Urfa biber is available at Kalustyan's in New York City and Spice Station in Los Angeles.

Urfa Biber Seasoning Blend

1 part urfa biber, crushed or ground
1 part mixed peppercorns, or substitute black peppercorns
1 part sea salt
1/2 part cumin seeds (or 1/2 part ground cumin)
1/2 part freshly ground dried rosemary leaves

Grind all ingredients in a spice grinder or with a mortar and pestle until sufficiently fine.

Use immediately or store in a labeled, air-tight container for future use.

Grass-Fed Fillet Steak with Urfa Biber Seasoning

Friday, April 8, 2011

Tempeh Burgers with Coconut and Cilantro


Coconut, cilantro, ginger and garlic work so well together.
You may not expect to find these flavors in a veggie burger,
but here they taste just right.

I based this burger on tempeh because I wanted a patty high in protein. I love the chewy texture of tempeh and because it's a fermented food, it promotes good digestive health.

This recipe may appear aggressively seasoned, but because the base ingredients - tempeh and raw sunflower seeds - don't have a lot of flavor on their own, they are best paired with a good amount of aromatic ingredients. I love cilantro and used a whole bunch (it was on the small side) but if you don't love cilantro, you can use less. Or substitute parsley or basil or fresh jalapeno.

Some home-made veggie burgers can crumble and fall apart, but these patties hold together well. Ground coconut is not only a great binder but also a good source of healthy fat.

The uncooked mixture will be stiff, but it will be easy to work with. Sautéed in a little extra virgin olive oil, the patties become crispy on the outside, tender and chewy on the inside.

Which is exactly what I want from a veggie burger.

1/2 cup raw sunflower seeds
1/2 cup roughly chopped red onion
1 bunch roughly chopped cilantro leaves and stems
4 garlic cloves or more, smashed
8 oz tempeh (cultured soybeans and brown rice), chopped or crumbled
1 tsp freshly grated ginger, or more 
1/4 to 1/2 tsp sea salt
Ground peppercorn
2 eggs
2 tbsp raw, cold-pressed sesame oil
1/4 to 1/2 cup coconut flour
1 to 2 tbsp cold-pressed extra virgin olive oil  or coconut oil
1 lime

Add the sunflower seeds, onion, cilantro and garlic to a food processor. Pulse and purée until finely chopped.

Add the tempeh, ginger, sea salt and peppercorn and pulse until finely chopped.

Add the eggs, sesame oil and 1/4 cup of coconut flour. Pulse to combine and then evaluate the texture. If it's too wet, add more coconut flour. Purée until well mixed and homogenous, or if you prefer more texture in your burger, pulse until just combined.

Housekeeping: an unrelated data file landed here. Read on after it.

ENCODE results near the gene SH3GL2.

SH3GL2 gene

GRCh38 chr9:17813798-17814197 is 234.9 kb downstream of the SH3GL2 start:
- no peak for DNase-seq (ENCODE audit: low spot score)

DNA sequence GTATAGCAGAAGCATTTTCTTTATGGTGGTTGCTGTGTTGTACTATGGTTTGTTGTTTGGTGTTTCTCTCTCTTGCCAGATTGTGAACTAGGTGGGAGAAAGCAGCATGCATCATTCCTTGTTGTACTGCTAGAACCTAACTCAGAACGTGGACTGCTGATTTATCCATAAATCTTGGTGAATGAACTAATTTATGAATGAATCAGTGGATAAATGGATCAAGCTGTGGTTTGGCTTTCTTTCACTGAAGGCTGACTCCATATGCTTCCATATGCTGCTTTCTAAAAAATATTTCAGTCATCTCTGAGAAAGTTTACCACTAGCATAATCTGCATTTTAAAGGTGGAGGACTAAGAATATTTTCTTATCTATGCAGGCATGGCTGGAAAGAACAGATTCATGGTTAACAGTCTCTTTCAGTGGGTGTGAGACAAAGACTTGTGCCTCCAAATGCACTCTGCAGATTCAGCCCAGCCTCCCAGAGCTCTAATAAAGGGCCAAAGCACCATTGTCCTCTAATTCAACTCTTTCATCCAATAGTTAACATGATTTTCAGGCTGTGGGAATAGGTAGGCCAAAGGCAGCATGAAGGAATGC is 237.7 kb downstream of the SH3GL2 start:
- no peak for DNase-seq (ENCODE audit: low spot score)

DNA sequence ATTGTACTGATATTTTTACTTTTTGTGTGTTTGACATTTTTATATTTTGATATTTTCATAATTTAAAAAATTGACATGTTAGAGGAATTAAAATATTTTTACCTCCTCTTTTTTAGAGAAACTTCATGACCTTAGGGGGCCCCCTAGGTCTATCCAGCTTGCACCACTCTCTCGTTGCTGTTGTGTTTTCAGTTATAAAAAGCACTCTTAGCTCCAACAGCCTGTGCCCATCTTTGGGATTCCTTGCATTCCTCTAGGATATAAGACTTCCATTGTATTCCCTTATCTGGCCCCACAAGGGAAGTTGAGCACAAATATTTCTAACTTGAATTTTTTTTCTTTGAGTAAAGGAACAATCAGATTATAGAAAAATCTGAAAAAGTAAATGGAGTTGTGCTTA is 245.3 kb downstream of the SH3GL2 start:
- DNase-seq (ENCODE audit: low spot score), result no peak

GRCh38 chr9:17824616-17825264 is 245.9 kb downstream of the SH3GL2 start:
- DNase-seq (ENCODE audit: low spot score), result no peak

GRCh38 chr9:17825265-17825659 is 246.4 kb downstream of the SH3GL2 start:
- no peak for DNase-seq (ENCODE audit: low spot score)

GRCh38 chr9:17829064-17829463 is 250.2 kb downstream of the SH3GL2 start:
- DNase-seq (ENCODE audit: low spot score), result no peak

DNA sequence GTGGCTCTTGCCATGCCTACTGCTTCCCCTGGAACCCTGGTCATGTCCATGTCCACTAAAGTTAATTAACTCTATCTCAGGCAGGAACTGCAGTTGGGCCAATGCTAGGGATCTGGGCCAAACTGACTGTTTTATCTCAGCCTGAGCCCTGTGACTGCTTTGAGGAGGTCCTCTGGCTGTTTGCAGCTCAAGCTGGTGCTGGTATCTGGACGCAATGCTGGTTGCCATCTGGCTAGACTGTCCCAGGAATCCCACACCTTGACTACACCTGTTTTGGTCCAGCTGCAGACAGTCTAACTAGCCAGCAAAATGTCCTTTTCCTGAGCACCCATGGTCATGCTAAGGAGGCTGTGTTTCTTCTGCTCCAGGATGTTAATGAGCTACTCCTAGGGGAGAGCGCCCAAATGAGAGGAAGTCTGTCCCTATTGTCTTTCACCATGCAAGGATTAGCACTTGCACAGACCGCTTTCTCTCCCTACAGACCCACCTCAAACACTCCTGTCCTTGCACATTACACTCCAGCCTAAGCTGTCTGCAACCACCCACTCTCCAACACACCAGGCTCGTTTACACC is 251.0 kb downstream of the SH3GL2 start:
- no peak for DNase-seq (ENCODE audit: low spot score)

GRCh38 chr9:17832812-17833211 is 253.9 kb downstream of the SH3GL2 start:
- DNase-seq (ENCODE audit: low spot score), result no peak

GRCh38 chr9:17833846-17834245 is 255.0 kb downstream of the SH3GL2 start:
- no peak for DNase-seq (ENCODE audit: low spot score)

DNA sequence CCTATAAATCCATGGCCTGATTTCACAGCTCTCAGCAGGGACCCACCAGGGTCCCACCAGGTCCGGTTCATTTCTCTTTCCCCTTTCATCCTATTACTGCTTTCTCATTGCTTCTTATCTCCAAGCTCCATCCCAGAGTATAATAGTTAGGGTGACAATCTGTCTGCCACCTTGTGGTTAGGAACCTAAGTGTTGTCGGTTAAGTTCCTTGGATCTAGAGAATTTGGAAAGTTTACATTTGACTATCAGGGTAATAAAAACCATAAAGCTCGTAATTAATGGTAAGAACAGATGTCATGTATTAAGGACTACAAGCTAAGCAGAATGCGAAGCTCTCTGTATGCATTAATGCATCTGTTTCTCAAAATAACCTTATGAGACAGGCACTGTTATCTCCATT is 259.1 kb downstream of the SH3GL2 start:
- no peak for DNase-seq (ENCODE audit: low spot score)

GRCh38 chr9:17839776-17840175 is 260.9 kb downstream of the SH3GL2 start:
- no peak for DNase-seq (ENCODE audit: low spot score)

Form the mixture into balls, then flatten the balls into patties.

To cook, warm the olive or coconut oil in a skillet over medium heat. Once hot, add the tempeh burgers and sauté until golden brown on one side. Flip the burgers and cover the skillet. Cook until they have browned on the other side. Squeeze half the lime over the burgers and cut the other half into wedges. Serve the tempeh burgers  immediately, with the lime wedges on the side.

I placed my patty atop a salad with plenty of vinaigrette, so sauce wasn't necessary. If you are going to put yours in a sandwich, add a dollop of real mayonnaise or whole milk plain yogurt, or a drizzle of sesame oil.

These patties can be made in advance and stored in an airtight container in the fridge or freezer for future use.

Makes 6 to 8 patties

Vegan Variation:

Omit the eggs. Leave out the coconut flour initially, until you assess the moisture of the mixture. Add the coconut flour accordingly. Garnish with sesame oil instead of mayonnaise or yogurt.

Friday, April 1, 2011

Grass-Fed Ribeye with Peppercorn Sauce


Thinly sliced, this 1-pound ribeye could easily feed four people when served with an appetizer and a generous portion of broiled asparagus on the side.

Steak au Poivre sounds complicated, but it's surprisingly easy. Just season your steak, sautè it to perfection, and then, while it rests, make a quick pan sauce. The sauce should be minimal and only used as a condiment. It will be rich and highly seasoned, so you'll only need enough to drizzle over the top.

The secret to a good steak is seasoning it in advance (24 to 48 hours if you can) and allowing it to come to room temperature before you cook it. I love a good ribeye, but you can use another cut if you wish. If you don't have cognac, you can substitute white vermouth.

1 tbsp extra virgin olive oil
1 grass-fed ribeye steak, seasoned with sea salt and plenty of freshly ground peppercorn, at room temperature
1 clove garlic
1/4 cup cognac
1 tbsp cream

Warm the olive oil in a medium sautè pan over medium heat. Once hot, add the steak and cook until browned on one side, about 4 to 5 minutes. Flip it over to brown on the other side and cook it to your desired doneness (about 5 minutes more for medium rare, depending on the thickness of the cut).

Transfer the perfectly-cooked steak to a plate and cover to keep warm.

Reduce the heat  to low. Add the garlic to the sautè pan, stir and cook until it becomes aromatic, about 30 seconds. Add the cognac and stir to incorporate any brown bits on the bottom of the pan. Cook until reduced by about half, then add the cream. Continue cooking until the cream warms up, but don't allow it to boil. Taste for seasoning and adjust if necessary.

Slice the steak and serve it immediately, with the peppercorn sauce drizzled over the top or served on the side.